Fear a’ Bhàta (The Boatman)

I don’t quite understand how I went the past two years without posting this wonderful, pining song which finds itself in both the Scottish and Irish traditions, with plenty of English language versions as well. It was one of the first songs in Gaeilge/Gàidhlig that I ever heard, and I’ve loved it since.  The video features Karen Matheson with Capercaille.

Sìne NicFhionnlaigh from Tong wrote the song in the late 19th century during her courtship with a young fisherman from Uig, Dòmhnall MacRath. The happy news, according to various sources, is that the two were married not long after she wrote the song

Fear a’ Bhàta

Fhir a’ bhàta, na hóro eile
Fhir a’ bhàta, na hóro eile
Fhir a’ bhàta, na hóro eile
Mo shoraidh slàn leat ‘s gach àit’ an téid thu

‘S tric mi sealltainn on chnoc as àirde
Dh’fheuch am faic mi fear a’ bhàta
An tig thu ‘n-diugh na ‘n tig thu màireach
‘S mar tig thu idir gur truagh a ta mi

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Amárach Lá ‘le Pádraic

On March 18th, 1835, a James Murphy was hanged for murder in Rosbercon, Co. Wexford (not too far from Clonmel). Whether this is the James Murphy who narrates this song, I am unsure, but it seems to fit the bill. Here’s a sean-nós song about this sad man’s last day on earth, sung by Eilís Ní Chonghaile.

Amárach Lá ‘le Pádraic

Amárach Lá ‘le Pádraic, an chéad lá den tseisiún
Is crua fuar an lá é – ní cruaichte é ná an chinniúint.
Tá na mionnaí ag tíocht anuas orm ‘s tá go leor leor dá gcruthú
Séard dúirt ceannfort na ndaoine uaisle gurb é an róipín mo chruthú.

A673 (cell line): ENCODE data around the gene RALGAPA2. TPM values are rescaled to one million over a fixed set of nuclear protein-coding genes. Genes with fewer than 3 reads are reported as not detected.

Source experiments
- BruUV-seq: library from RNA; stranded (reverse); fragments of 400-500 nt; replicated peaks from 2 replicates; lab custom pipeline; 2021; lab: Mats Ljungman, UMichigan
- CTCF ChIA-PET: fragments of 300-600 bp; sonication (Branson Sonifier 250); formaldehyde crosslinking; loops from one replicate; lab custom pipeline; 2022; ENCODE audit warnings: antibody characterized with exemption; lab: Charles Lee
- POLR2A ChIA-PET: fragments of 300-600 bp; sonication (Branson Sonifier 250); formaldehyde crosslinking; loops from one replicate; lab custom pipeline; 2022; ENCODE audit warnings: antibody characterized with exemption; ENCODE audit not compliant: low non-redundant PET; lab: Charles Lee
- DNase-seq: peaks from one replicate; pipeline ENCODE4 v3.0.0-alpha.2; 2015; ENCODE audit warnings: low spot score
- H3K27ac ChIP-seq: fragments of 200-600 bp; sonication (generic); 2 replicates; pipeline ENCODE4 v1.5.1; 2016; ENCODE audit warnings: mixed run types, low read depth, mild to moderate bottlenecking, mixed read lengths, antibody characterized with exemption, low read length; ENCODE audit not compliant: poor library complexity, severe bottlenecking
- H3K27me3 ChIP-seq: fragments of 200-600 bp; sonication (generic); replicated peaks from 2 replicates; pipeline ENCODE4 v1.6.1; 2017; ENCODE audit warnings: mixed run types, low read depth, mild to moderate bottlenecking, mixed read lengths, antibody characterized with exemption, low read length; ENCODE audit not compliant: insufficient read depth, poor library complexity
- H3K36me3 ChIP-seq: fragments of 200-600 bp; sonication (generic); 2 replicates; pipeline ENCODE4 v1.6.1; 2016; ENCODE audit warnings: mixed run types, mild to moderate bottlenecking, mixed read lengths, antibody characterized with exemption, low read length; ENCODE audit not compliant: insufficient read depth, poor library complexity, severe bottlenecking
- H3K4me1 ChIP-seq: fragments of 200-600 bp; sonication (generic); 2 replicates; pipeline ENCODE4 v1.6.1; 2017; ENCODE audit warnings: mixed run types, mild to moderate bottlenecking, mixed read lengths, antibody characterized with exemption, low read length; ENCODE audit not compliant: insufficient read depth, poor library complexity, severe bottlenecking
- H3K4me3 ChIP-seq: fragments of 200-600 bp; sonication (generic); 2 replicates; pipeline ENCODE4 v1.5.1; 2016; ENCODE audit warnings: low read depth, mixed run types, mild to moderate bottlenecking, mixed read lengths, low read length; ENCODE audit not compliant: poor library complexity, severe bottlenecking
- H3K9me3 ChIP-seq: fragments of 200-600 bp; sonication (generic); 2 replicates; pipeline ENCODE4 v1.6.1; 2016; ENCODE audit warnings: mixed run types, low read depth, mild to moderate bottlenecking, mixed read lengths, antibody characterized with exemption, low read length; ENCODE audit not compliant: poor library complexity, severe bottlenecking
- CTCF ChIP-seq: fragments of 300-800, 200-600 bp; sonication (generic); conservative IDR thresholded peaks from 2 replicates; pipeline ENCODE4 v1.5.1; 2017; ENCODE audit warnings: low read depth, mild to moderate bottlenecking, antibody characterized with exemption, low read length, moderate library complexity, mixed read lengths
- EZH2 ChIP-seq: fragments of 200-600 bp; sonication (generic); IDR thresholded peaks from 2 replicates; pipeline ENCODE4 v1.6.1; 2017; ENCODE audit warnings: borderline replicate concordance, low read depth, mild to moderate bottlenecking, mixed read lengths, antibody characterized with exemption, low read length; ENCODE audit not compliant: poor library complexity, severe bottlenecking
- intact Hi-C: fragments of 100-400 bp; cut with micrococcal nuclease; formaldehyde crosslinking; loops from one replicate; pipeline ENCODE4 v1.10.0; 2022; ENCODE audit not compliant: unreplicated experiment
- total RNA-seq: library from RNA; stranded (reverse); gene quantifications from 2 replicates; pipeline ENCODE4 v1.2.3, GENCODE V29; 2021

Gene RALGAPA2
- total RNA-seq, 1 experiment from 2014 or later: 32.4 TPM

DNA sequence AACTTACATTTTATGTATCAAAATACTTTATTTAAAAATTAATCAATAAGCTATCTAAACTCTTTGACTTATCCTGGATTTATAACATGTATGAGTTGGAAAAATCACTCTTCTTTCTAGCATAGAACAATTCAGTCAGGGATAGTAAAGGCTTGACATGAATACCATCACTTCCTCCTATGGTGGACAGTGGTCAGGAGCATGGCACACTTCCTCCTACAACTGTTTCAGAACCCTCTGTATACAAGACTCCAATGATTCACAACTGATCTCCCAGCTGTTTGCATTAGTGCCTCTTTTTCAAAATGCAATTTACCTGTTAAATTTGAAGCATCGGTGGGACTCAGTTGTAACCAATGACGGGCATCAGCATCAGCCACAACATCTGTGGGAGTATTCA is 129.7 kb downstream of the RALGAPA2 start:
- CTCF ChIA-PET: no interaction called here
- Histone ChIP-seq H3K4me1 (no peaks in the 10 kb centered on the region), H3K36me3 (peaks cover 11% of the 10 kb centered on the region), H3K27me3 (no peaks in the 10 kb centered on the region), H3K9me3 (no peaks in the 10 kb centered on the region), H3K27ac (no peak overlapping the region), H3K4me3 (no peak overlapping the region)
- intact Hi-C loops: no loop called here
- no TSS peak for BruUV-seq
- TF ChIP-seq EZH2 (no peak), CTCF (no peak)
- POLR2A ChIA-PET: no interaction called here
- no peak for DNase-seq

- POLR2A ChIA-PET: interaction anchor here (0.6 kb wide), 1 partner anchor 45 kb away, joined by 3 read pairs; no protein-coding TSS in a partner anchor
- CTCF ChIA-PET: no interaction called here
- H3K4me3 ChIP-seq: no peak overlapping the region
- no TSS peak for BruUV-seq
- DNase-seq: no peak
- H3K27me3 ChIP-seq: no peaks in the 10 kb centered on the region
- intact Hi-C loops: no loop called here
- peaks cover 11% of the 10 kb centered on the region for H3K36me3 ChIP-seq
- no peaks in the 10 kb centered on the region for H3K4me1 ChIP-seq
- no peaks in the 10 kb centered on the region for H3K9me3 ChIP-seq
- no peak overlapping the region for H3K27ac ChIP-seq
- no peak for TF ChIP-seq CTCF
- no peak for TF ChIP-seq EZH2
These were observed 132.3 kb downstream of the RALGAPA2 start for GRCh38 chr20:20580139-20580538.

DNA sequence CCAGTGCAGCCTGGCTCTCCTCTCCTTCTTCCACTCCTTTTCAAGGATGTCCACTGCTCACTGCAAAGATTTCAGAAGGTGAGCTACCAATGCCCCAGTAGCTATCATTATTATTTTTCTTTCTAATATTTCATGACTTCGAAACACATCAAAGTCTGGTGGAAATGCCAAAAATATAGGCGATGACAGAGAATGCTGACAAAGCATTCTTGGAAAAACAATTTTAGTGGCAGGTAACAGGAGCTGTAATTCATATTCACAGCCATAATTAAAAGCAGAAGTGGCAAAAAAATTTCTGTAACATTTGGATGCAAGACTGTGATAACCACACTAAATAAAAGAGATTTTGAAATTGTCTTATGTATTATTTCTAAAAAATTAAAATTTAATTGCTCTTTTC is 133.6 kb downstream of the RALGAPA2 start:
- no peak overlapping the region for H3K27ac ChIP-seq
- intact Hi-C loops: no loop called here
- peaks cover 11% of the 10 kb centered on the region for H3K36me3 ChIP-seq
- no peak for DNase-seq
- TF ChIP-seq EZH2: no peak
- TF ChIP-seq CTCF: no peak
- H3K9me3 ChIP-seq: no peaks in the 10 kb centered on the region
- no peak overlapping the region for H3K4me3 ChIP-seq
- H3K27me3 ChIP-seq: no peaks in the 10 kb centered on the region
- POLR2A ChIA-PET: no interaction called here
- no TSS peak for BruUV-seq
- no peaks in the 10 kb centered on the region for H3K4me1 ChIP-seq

‘S a dhriotháirín dhílis tabhair abhaile mo hata,
Mo stocaí ‘s mo bhróga ‘s mo chóitín donn daite.
Aithris do mo mháithrín atá le ráithe ar a leaba
Gurb é an róipín caol cnáibe atá in áit mo charabhata.

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The Bonnie House of Airlie

Airlie Castle

According Kenneth Goldstein:

This [Child] ballad describes the burning and sacking in 1640 of the castle of the Earl of Airlie, a supporter of Charles Edward, by the Duke of Argyll. Airlie, aware that he would be forced to renounce the King, left Scotland, leaving his house in the keeping of his oldest son, Lord Ogilvie. Argyll, ordered to proceed against the castle, raised several thousand men for the purpose. When Ogilvie heard of his coming with such a huge force, the castle was abandoned. Lady Ogilvie’s defiance is an invention of the ballad muse, for it has been fairly well established that none of the family was there at the time the castle was sacked.

Here’s a version by a young band making a tremendous mark in the world of traditional music, Full Set, with singer Teresa Horgan.

The Bonnie House of Airlie

It fell on a day, on a bonny summer’s day
When the sun shone bright and clearly,
That there fell oot a great dispute
Between Argyll and Airlie.

Argyll he has mustered a thousand o’ his men,
And he’s marched them in right early;
He’s marched them up by the back o’ Dunkeld,
Tae plunder the bonnie hoose of Airlie.

Lady Ogilvie she looked frae her window sae high,
And oh but she grat sairly,
To see Argyll and a’ his men
Come plunder the bonny hoose of Airlie.

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